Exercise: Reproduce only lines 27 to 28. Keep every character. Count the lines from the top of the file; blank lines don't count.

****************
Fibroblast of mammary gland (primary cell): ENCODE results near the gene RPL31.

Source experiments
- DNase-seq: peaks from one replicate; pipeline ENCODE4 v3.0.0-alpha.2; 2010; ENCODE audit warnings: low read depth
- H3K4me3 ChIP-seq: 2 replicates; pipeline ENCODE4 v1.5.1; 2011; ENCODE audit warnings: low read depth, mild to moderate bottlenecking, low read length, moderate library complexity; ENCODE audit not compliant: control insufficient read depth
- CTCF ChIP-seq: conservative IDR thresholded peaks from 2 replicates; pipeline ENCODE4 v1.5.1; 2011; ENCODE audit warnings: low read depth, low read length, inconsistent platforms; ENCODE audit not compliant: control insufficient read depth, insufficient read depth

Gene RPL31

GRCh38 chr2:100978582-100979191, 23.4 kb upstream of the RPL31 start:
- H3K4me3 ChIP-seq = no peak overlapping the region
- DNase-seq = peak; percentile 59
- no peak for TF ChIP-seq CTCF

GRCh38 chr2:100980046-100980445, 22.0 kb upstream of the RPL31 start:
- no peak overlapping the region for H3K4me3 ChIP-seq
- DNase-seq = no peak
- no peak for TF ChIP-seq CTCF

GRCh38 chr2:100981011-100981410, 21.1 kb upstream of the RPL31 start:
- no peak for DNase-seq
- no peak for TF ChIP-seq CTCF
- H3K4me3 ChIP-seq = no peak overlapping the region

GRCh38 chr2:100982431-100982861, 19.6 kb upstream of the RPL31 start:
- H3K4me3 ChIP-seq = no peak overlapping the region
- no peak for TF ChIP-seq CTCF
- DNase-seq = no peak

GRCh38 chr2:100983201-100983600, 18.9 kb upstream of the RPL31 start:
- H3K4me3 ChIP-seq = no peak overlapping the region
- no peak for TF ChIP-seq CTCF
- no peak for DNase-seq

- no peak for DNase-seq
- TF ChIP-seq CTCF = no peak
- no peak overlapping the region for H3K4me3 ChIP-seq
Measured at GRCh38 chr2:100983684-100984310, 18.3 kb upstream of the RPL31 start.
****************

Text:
- no peak for DNase-seq
- TF ChIP-seq CTCF = no peak